Send to

Choose Destination
See comment in PubMed Commons below
Gut. 2005 Feb;54(2):237-41.

Impact of the increasing use of immunosuppressants in Crohn's disease on the need for intestinal surgery.

Author information

  • 1Service de Gastroentérologie et Nutrition, Hôpital Saint-Antoine, 184 rue du Faubourg St-Antoine, 75571 Paris cedex 12, France.

Erratum in

  • Gut. 2005 May;54(5):734.



Immunosuppressants are now used much earlier in the course of Crohn's disease; however their effect on the natural history of the disease, especially on the need for surgery, is not known. The aim of this study was to assess the evolution of the need for surgery in Crohn's disease during the last 25 years.


The medical charts of 2573 patients were reviewed retrospectively. The use of immunosuppressants (azathioprine or methotrexate), the need for intestinal resection, and the occurrence of intestinal complications were assessed using Kaplan-Meier analysis in five consecutive cohorts of patients defined by the date of diagnosis of Crohn's disease (1978-82; 1983-87; 1988-92; 1993-97; 1998-2002).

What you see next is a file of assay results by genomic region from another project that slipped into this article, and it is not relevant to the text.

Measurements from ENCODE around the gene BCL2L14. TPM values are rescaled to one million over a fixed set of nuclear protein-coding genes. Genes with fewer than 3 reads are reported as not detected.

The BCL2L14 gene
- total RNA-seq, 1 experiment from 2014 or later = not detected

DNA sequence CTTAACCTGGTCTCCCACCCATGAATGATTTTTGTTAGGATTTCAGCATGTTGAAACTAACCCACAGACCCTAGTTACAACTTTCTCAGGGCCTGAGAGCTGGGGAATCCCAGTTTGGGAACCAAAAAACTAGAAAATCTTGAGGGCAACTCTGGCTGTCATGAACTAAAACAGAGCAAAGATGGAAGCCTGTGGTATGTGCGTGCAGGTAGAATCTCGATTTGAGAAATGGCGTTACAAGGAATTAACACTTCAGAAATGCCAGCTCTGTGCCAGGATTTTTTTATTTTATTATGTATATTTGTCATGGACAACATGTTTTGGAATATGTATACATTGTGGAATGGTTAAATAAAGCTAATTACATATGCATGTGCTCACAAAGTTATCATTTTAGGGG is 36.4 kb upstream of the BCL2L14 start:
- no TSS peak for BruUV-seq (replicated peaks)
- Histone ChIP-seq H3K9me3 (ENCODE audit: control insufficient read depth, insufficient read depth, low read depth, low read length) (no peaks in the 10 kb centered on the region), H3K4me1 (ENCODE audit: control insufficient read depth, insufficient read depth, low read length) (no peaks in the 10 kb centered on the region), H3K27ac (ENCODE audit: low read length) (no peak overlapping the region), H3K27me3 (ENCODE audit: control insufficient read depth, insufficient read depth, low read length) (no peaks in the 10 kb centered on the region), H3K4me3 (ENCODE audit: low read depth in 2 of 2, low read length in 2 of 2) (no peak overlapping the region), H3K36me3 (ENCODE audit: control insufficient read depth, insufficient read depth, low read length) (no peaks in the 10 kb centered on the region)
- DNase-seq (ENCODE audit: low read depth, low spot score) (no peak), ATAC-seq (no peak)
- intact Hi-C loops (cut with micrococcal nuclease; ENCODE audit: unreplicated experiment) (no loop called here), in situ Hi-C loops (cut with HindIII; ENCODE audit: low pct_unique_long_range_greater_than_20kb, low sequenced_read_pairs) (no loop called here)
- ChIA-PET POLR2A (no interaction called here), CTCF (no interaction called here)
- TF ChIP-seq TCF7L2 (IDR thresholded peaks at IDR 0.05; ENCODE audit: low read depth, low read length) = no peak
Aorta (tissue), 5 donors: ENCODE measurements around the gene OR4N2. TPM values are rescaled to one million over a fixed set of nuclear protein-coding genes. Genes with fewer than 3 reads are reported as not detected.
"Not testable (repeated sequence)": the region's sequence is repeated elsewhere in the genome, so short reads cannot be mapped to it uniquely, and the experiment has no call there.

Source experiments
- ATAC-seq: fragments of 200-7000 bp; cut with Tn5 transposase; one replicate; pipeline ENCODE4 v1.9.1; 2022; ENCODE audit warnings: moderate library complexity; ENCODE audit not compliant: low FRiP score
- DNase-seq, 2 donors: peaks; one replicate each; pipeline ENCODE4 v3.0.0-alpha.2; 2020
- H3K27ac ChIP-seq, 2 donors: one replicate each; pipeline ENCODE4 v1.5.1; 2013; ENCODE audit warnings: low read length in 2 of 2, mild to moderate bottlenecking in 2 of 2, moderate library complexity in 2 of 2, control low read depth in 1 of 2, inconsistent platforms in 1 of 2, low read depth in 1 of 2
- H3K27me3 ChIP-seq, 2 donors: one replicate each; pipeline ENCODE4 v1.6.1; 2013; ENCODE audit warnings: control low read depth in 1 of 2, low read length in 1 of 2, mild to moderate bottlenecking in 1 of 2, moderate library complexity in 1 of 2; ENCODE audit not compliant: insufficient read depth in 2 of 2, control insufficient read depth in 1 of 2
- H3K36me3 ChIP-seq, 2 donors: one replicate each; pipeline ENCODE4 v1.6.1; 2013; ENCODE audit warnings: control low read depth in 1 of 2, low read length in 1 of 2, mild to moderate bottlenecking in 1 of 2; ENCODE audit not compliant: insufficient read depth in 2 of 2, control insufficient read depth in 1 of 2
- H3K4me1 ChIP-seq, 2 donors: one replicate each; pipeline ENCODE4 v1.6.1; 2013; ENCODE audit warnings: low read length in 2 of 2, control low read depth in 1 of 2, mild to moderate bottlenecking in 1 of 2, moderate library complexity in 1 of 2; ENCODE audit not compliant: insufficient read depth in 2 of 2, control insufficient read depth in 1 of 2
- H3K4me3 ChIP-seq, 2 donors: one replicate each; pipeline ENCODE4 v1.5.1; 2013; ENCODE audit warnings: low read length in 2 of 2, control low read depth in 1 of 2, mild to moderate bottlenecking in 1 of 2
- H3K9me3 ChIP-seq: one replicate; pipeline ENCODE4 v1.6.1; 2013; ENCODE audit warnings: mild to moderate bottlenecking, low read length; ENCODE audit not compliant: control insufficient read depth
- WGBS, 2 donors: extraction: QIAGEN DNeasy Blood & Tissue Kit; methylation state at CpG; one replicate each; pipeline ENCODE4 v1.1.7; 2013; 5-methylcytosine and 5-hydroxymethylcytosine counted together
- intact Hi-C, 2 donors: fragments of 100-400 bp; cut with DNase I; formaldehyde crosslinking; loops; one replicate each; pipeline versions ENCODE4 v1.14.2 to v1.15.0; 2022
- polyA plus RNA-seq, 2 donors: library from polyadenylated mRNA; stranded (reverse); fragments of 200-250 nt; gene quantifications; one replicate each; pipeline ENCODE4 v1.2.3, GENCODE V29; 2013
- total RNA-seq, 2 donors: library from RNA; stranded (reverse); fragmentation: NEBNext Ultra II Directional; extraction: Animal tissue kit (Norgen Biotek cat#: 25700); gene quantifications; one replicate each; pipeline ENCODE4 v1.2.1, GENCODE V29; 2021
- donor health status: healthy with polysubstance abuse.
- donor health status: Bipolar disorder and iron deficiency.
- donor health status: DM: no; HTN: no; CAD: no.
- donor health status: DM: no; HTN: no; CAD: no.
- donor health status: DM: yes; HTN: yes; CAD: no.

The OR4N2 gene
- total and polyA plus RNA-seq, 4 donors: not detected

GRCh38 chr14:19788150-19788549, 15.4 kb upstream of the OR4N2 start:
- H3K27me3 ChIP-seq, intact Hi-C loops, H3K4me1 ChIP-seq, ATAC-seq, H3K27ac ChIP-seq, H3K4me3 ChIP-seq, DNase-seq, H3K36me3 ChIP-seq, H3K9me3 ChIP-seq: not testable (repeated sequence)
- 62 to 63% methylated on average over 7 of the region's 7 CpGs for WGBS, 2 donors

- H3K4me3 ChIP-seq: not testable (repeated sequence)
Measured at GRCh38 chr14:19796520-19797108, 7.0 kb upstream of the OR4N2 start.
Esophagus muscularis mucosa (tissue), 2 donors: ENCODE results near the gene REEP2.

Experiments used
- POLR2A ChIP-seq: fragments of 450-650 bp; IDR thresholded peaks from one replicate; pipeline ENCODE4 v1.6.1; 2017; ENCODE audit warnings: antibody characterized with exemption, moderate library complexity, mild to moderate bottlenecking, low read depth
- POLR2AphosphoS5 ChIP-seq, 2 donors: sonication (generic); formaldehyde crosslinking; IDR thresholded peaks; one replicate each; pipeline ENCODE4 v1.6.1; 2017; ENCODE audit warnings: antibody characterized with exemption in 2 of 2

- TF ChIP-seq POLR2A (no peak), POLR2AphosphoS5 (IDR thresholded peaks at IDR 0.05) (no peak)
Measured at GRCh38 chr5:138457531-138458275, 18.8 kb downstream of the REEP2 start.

In 565 patients seen in the authors' unit within the first three months after diagnosis, characteristics of Crohn's disease at diagnosis did not differ from one cohort to another. The five year cumulative probability to receive immunosuppressants increased from 0 in the 1978-82 cohort to 0.13, 0.25, 0.25, and 0.56 in the 1983-87, 1988-92, 1993-97, and 1998-2002 cohorts, respectively (p<0.001). Concomitantly, the cumulative risk of intestinal resection remained unchanged (from 0.35 to 0.34 at five years; p=0.81). The cumulative risk of developing a stricturing or a penetrating intestinal complication remained also unchanged. Similar results were obtained in the 2008 patients seen during the same period who were referred to us more than three months after diagnosis.


Although immunosuppressants have been used more frequently over the last 25 years, there was no significant decrease of the need for surgery, or of intestinal complications of Crohn's disease.

[PubMed - indexed for MEDLINE]
Free PMC Article
PubMed Commons home

PubMed Commons

How to join PubMed Commons

    Supplemental Content

    Full text links

    Icon for HighWire Icon for PubMed Central
    Loading ...
    Support Center